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Across the Continents: A Talk with Dip Ghosh on Indian and Bengali Science Fiction

Image credits: KALPABIGYAN: From internal monologues to external adventures, Bengali science fiction is here to stay thanks to Dip Ghosh and co.[Image of Dip Ghosh provided by author]

A special thanks to Sudeep Chatterjee and Wole Talabi for making this interview possible. An honour indeed to connect with Dip Ghosh in the Global South.

By Emad El-Din Aysha

“As a software engineer and machine learning researcher, I have a keen interest in the field of science fiction naturally. For the past seven years, I have been involved in editing and publishing India's only vernacular SFF magazine, Kalpabiswa, alongside four others. Additionally, we have established a publishing wing since 2018, where we have printed approximately 80 books, with 60 belonging to the SFF genre. We also host periodic SF conferences and seminars and digitise historical Bengali SF magazines and stories. Recently, I published the first non-fiction book on Bengali science fiction, Kalpabigyan.

Growing up in Bengal, I was introduced to the genre through Satyajit Ray's famous character, Prof Sanku (Adventures of a Genius Inventor), and translations of Jules Verne by the legendary Bengali editor and translator Adrish Bardhan. In seventh grade, someone gifted me some short stories by Asimov, and I have been hooked on science fiction ever since. SF is one of the essential types of literature as it can offer glimpses into potential futures and alert us to incoming hazards.”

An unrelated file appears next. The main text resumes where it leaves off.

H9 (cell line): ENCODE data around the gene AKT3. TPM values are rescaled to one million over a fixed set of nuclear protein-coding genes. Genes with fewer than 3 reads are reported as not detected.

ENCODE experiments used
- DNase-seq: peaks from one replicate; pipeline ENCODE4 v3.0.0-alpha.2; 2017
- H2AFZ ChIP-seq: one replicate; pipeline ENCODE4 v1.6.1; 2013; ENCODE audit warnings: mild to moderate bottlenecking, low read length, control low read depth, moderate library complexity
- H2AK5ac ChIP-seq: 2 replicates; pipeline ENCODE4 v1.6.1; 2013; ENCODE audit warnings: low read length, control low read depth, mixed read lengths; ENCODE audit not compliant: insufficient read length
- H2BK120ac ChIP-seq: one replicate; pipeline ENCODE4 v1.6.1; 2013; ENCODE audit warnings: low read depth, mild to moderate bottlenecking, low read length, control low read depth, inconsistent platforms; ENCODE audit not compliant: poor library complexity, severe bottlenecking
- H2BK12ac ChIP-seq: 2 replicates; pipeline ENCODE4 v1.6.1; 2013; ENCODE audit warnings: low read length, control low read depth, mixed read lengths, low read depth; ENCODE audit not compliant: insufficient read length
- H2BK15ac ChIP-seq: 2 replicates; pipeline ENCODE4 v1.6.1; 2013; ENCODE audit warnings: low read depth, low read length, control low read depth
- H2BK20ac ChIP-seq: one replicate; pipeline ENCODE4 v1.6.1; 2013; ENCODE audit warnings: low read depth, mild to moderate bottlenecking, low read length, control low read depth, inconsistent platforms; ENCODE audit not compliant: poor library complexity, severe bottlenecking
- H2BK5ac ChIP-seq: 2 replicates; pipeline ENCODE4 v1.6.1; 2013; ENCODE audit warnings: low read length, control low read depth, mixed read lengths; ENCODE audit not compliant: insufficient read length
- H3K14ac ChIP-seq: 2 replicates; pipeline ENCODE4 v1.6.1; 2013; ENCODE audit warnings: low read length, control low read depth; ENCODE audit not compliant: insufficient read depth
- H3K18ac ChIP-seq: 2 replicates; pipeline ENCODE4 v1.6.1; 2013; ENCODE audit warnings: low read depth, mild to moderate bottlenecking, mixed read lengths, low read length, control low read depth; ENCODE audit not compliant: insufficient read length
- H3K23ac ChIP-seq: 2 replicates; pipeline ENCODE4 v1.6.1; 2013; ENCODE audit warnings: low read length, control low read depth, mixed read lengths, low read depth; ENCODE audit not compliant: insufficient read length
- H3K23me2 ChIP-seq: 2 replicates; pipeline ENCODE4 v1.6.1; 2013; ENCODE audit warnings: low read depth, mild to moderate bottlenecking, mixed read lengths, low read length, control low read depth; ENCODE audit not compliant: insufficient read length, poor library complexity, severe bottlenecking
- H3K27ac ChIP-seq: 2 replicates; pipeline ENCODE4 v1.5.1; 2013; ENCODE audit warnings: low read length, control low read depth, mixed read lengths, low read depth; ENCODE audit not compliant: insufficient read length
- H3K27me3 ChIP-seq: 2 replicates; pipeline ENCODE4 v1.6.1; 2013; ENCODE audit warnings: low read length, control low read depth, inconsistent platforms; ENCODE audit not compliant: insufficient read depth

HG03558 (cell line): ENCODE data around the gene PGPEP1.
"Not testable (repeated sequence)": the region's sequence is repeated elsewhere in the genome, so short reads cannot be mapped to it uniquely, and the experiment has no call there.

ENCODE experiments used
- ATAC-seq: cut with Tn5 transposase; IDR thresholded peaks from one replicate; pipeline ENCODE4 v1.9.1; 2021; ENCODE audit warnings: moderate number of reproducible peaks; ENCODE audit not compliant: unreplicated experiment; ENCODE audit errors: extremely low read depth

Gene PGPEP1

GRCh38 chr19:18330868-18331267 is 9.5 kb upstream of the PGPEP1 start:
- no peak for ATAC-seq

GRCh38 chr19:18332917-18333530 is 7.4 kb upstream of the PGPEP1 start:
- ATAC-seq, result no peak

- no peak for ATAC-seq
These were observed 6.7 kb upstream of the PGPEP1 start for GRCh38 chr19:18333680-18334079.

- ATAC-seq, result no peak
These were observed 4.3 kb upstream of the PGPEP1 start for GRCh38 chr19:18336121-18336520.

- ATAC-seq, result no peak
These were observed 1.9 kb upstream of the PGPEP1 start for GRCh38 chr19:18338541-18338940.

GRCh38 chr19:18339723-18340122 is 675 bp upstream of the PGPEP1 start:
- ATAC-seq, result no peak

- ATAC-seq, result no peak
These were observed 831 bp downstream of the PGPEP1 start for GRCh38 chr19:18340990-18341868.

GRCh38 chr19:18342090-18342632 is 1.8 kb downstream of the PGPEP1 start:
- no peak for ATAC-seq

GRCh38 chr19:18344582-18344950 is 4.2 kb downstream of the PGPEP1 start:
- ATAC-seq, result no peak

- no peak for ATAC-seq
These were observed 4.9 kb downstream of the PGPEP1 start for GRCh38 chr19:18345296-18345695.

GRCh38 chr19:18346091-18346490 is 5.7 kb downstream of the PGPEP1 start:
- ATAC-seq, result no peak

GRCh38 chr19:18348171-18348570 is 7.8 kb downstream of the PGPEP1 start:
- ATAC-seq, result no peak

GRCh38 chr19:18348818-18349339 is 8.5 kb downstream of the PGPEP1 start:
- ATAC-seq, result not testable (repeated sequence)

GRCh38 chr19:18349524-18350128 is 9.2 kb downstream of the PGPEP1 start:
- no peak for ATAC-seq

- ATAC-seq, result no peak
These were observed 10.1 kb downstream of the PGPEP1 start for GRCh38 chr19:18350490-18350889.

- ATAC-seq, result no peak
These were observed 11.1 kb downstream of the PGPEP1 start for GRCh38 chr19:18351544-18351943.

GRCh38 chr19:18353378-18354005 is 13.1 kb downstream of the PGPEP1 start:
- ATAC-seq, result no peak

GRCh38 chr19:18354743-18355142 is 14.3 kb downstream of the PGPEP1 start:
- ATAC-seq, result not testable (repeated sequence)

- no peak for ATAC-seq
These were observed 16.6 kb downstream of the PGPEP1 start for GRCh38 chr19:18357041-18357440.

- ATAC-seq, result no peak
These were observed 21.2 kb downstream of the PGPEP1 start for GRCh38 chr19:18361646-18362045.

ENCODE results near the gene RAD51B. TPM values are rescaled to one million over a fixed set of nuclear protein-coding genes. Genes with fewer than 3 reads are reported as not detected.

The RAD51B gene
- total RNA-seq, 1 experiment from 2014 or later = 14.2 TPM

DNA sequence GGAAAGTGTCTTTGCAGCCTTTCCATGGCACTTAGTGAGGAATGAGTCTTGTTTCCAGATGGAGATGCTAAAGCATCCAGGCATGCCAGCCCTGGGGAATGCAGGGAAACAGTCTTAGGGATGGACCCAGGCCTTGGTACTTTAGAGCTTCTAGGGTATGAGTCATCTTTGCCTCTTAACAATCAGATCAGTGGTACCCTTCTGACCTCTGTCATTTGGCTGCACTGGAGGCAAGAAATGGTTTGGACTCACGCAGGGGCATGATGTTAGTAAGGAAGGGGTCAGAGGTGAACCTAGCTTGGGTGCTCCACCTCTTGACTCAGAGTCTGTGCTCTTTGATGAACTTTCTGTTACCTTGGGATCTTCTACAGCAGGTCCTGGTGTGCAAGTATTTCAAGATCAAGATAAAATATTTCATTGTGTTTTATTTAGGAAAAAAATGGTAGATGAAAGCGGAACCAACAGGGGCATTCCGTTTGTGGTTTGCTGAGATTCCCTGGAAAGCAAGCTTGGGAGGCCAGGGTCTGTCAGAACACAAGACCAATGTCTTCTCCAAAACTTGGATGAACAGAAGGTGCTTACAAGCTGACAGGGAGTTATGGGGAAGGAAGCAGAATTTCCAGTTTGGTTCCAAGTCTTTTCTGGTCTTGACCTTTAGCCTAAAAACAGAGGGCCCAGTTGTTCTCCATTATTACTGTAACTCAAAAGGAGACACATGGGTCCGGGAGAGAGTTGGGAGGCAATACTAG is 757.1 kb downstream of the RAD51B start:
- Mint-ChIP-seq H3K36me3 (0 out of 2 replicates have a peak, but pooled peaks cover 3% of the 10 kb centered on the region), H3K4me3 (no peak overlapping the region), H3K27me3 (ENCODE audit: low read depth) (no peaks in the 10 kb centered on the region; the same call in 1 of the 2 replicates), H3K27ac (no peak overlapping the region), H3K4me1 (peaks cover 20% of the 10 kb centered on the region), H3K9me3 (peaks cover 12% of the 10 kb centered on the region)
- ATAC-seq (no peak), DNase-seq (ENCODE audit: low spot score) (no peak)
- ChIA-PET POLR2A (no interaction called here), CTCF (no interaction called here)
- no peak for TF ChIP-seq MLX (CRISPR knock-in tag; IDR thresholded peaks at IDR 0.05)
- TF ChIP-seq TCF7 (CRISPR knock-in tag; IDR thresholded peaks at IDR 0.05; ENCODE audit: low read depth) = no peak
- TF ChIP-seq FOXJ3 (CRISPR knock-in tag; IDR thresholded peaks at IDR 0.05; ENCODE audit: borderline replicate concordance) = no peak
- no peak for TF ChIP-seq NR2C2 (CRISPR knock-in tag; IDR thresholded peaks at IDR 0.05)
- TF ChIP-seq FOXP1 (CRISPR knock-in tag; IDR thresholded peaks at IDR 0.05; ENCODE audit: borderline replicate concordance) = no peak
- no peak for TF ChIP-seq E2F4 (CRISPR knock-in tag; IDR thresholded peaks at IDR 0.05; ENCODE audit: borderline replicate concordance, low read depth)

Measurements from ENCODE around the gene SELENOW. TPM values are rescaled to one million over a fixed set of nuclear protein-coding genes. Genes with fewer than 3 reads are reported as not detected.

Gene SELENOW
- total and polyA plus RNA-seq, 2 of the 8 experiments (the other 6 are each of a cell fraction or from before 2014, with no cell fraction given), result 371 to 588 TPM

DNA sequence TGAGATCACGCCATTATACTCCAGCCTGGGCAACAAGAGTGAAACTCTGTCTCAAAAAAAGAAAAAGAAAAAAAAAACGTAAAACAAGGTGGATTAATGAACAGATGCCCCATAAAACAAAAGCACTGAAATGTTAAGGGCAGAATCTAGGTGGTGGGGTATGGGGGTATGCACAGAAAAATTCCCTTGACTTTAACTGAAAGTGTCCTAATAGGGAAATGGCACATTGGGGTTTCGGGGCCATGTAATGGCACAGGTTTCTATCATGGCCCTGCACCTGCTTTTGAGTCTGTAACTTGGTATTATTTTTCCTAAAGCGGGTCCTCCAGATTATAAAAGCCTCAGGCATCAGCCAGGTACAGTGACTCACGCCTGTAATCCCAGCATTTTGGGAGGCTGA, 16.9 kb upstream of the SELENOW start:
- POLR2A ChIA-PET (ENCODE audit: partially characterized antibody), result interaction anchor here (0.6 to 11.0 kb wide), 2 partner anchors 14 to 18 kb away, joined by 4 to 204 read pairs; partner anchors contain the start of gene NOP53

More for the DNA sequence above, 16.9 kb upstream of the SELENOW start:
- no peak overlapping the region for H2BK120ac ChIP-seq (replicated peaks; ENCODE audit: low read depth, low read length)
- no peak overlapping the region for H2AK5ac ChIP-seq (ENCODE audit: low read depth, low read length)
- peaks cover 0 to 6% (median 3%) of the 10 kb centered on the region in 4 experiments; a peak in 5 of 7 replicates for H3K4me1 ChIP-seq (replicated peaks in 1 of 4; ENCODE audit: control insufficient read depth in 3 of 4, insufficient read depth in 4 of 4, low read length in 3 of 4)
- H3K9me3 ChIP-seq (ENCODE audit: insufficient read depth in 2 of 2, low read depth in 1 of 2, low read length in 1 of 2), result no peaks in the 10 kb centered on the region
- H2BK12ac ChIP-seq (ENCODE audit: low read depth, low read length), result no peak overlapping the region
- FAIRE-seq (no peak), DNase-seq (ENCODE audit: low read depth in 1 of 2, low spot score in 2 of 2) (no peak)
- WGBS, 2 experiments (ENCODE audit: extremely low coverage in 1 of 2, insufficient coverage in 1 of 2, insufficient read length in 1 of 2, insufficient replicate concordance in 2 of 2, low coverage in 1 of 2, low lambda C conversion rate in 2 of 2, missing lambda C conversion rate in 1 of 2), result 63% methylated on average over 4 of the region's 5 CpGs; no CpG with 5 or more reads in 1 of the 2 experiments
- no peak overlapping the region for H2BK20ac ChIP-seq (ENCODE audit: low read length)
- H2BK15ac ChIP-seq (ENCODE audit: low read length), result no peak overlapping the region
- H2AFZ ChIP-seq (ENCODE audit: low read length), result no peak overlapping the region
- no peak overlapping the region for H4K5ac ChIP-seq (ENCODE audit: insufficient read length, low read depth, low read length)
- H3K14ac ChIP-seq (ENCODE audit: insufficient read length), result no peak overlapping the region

How is science fiction defined in the Bengali language and literary community? How is it distinguished from fantasy, surrealism and magic realism? How much Bengali SF is ‘borderline’?

“The history of Bengali science fiction dates back quite far. Bengali authors wrote the first proto-science fiction works in English during the early 19th century. However, the genre truly flourished with the emergence of Adrish Bardhan and his magazine ‘Aschorjyo!/আশ্চর্য!’ during the 1960s. At the outset, the works were heavily influenced, translated, and adapted by Jules Verne and H.G. Wells. Under the guidance of Adrish Bardhan, Premendra Mitra, Dilip Roy Chowdhury, Satyajit Ray, and others, Bengali SF evolved. Adrish coined the term ‘Kalpabigyan/কল্পবিজ্ঞান’ as the Bengali equivalent of the genre ‘science fiction,’ but over time, it took on a meaning of its own. Typically, Bengali "Kalpabigyan" encompasses not only science fiction but also science fiction, science fantasy, scientific adventures, and more. Its defining feature is its roots in Bengali and (more broadly) Indian origin and philosophy. Thus, instead of interplanetary adventures and futuristic societies, Bengali SF authors are more eager to contemplate the meaning of life and death. New-age authors are breaking stereotypes with experimental stories that include alternative history, magic realism, steampunk, feminist, and even queer-themed stories.

Similarly, Bengali literature was predominantly centred around the cosmopolitan city of Kolkata, leaving no room for marginalised or borderline people in Kolpobigyan. Writers like Soham Guha are doing an excellent job of portraying and incorporating marginalised characters into kalpabigyan stories. We will have more coming-of-age stories.”